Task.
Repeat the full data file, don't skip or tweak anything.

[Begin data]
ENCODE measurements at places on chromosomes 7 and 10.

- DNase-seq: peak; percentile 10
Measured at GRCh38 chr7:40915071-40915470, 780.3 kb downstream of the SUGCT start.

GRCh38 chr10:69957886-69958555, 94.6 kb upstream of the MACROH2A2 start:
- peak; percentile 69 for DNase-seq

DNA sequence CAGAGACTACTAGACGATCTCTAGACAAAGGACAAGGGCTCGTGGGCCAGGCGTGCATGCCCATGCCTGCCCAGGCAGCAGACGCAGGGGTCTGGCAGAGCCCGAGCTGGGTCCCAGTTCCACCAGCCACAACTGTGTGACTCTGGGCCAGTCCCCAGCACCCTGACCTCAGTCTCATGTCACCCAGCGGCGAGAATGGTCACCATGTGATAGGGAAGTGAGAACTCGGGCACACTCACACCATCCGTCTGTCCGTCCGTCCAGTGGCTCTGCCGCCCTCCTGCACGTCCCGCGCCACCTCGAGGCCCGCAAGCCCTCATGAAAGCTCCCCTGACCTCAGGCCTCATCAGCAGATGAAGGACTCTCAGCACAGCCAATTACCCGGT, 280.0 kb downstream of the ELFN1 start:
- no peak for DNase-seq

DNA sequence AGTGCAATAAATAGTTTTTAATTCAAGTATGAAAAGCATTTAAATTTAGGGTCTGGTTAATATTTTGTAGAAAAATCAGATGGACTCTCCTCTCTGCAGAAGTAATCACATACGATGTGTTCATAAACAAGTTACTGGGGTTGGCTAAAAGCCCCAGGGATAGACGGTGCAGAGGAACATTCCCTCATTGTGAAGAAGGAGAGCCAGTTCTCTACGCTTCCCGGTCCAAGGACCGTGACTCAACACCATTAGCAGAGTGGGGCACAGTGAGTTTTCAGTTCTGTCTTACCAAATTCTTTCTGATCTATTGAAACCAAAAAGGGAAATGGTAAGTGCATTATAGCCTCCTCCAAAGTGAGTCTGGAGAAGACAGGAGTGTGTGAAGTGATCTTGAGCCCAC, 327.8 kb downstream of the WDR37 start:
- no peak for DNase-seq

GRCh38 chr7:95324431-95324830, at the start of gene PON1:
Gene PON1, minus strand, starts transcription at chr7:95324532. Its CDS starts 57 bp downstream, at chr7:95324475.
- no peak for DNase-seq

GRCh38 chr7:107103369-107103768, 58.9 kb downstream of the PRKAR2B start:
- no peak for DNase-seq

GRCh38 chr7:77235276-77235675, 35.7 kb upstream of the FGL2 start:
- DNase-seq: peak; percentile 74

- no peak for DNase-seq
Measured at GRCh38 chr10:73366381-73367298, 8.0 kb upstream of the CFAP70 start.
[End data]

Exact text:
ENCODE measurements at places on chromosomes 7 and 10.

- DNase-seq: peak; percentile 10
Measured at GRCh38 chr7:40915071-40915470, 780.3 kb downstream of the SUGCT start.

GRCh38 chr10:69957886-69958555, 94.6 kb upstream of the MACROH2A2 start:
- peak; percentile 69 for DNase-seq

DNA sequence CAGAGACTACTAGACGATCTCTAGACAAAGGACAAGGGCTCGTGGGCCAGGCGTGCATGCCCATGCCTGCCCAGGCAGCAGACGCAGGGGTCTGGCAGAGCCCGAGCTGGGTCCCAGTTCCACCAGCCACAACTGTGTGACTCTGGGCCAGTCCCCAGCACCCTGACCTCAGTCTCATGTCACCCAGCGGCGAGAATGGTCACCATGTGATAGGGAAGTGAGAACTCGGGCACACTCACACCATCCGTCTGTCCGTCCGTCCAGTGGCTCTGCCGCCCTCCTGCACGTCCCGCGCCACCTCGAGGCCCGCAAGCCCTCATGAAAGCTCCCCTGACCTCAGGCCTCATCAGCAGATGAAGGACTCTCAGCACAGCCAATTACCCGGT, 280.0 kb downstream of the ELFN1 start:
- no peak for DNase-seq

DNA sequence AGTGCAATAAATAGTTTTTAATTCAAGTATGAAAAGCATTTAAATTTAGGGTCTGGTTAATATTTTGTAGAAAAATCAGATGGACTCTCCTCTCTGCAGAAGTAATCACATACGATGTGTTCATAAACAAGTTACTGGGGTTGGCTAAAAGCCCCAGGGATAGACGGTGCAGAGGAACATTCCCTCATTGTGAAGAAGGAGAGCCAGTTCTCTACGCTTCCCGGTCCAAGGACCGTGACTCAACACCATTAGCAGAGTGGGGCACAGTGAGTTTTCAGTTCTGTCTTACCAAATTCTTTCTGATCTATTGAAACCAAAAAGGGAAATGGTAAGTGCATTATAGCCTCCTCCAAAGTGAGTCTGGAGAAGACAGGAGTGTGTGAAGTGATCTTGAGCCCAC, 327.8 kb downstream of the WDR37 start:
- no peak for DNase-seq

GRCh38 chr7:95324431-95324830, at the start of gene PON1:
Gene PON1, minus strand, starts transcription at chr7:95324532. Its CDS starts 57 bp downstream, at chr7:95324475.
- no peak for DNase-seq

GRCh38 chr7:107103369-107103768, 58.9 kb downstream of the PRKAR2B start:
- no peak for DNase-seq

GRCh38 chr7:77235276-77235675, 35.7 kb upstream of the FGL2 start:
- DNase-seq: peak; percentile 74

- no peak for DNase-seq
Measured at GRCh38 chr10:73366381-73367298, 8.0 kb upstream of the CFAP70 start.